Grand duke of Lithuania (c. 1316-1341/1342), who made this pagan state into a powerful opponent of the Teutonic Order during the Baltic Crusades.
Gediminas (Ger. Gedimin, Pol. Giedymin, Russ. Ģedimin) was probably born in the 1270s. His father was Puku- veras, a Lithuanian noble; his mother is unknown. Gedim- inas seems to have inherited power in Lithuania from his brother, Grand Duke Vytenis (c. 1295-1315). His descendants, the Gediminids (Lith. Gediminaičiai), ruled Lithuania until 1572.
Gediminas fought the crusaders led by the Teutonic Order and also attacked German territory in alliance with King Kaz- imierz III of Poland, who married Gediminas’s daughter Aldona-Anna in 1325. Lithuanian and Polish forces ravaged the margraviate of Brandenburg in 1326, reaching Frankfurt an der Oder and taking many prisoners. Continuing a close alliance with Riga that had been established by Vytenis, Ged- iminas helped this city to resist the Teutonic Order until 1330. He fostered Lithuanian trade with Riga, the Hanseatic League, Russia, Ukraine, and points east, inviting foreign merchants to Lithuania and allowing even the merchants from towns of the Teutonic Order safe passage through his realm. This policy probably provided an economic base for resisting the crusaders and certainly allowed Lithuanians to buy and have made the latest military technology, so that the Christian technological advantage was slowly lost on the Baltic front.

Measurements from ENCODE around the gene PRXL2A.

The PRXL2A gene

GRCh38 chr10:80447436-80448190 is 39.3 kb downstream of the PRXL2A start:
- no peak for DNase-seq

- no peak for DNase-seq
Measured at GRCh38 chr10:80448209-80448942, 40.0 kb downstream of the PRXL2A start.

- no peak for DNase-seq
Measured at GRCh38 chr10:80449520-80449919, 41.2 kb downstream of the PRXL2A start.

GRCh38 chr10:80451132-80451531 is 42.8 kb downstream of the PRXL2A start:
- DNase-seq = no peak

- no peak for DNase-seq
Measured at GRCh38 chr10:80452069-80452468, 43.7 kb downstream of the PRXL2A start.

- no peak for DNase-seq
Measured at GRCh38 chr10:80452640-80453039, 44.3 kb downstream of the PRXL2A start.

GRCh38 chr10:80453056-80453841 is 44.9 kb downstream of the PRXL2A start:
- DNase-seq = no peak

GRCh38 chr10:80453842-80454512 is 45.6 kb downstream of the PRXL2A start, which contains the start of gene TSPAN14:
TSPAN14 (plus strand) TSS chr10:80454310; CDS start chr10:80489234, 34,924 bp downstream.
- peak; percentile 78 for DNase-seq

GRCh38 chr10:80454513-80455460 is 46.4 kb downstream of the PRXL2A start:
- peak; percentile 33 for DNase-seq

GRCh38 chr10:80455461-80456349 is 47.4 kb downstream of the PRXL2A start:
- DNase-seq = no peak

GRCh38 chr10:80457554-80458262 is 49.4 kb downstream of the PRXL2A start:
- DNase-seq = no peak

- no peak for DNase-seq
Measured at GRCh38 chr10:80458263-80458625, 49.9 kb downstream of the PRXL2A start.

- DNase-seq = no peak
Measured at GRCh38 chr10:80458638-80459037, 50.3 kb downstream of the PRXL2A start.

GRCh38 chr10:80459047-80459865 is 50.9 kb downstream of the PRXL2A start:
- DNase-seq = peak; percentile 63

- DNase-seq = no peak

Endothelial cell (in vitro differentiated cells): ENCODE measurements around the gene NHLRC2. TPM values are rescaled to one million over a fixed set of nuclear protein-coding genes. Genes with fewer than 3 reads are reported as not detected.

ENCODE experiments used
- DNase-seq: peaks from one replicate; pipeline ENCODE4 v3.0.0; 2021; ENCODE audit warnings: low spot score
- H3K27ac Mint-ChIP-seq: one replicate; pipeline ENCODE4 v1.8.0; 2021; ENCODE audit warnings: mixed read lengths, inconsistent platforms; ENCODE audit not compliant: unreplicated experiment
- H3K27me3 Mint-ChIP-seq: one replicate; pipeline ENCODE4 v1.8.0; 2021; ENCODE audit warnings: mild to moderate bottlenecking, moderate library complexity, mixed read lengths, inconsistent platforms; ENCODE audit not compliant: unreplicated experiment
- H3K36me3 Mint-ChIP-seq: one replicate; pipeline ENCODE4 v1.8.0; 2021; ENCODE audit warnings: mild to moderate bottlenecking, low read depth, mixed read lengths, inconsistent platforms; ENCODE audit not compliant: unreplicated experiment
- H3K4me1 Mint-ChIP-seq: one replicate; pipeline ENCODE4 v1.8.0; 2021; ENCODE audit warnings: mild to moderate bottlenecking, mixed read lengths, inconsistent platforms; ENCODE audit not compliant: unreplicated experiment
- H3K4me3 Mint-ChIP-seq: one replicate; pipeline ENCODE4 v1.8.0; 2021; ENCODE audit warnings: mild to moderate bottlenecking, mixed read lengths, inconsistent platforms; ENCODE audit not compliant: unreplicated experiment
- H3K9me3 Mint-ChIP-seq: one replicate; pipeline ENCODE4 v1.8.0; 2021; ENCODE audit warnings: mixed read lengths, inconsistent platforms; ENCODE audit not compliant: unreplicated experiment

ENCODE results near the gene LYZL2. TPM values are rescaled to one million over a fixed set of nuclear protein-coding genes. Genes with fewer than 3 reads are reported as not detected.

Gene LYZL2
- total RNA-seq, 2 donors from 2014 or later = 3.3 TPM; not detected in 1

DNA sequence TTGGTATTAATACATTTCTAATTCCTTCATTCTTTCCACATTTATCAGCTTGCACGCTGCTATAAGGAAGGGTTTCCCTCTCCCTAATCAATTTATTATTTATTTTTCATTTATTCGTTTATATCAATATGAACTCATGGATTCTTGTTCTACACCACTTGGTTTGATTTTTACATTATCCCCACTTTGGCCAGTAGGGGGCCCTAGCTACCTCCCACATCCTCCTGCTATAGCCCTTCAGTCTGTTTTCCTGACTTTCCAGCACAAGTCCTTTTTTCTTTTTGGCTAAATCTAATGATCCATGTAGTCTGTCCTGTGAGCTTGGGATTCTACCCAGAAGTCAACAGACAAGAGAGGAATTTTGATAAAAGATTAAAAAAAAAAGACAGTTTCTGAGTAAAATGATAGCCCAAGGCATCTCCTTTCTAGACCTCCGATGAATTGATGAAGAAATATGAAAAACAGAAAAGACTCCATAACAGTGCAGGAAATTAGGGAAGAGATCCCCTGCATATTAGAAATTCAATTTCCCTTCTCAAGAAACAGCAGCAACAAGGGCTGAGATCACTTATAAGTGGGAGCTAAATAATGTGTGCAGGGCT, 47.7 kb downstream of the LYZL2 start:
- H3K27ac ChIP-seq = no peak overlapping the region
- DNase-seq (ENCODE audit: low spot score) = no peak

Gediminas also attacked the Teutonic Order through diplomacy and propaganda. He sent letters written by Christian friars at his court to Pope Innocent IV, to the Hanseatic cities of northern Germany, and to German Franciscans and Dominicans, proclaiming his willingness to accept Christianity and accusing the Teutonic Knights of hindering Lithuania’s conversion through their attacks. This diplomatic maneuver enabled Gediminas to conclude a peace for two years with the Livonian branch of the Teutonic Order, and the pope sent important legates to confirm the treaty and offer baptism to the Lithuanian ruler. When they arrived, Gediminas renewed his complaints against the Teutonic Knights, but refused baptism. Lithuania remained pagan, but Gediminas had obtained a much needed peace.
Although Gediminas built several Christian churches for foreigners in Lithuania, had Franciscans and Dominicans at his court as scribes and advisors, and generally seems to have tolerated Christian worship, he would not allow attacks on his pagan gods. He executed two newly arrived Franciscans who had been seized in Vilnius by a mob angered at their preaching against the ancient Lithuanian religion.
Through conquest and marriage alliances, Gediminas expanded his power into present-day Russia and Ukraine. He obtained from the patriarch of Constantinople the appointment of a Greek Orthodox primate, a “Metropolitan of Lithuania” for territories under Lithuanian rule.
Gediminas had at least seven sons (Manvydas, Algirdas, Kçstutis, Karijotas-Mikhail, Liubartas-Dmitri, Narimantas, and Jaunutis) and five daughters (Aldona-Anna, Aigusta- Anastasia, Maria, Elizabeth, and Eufemia). His wife’s name is unknown. His sons ruled Slavic and Lithuanian principalities, while his daughters married Christian princes, accepted baptism, and formed valuable alliances for Lithuania. He was succeeded by his son Jaunutis (1341-1345).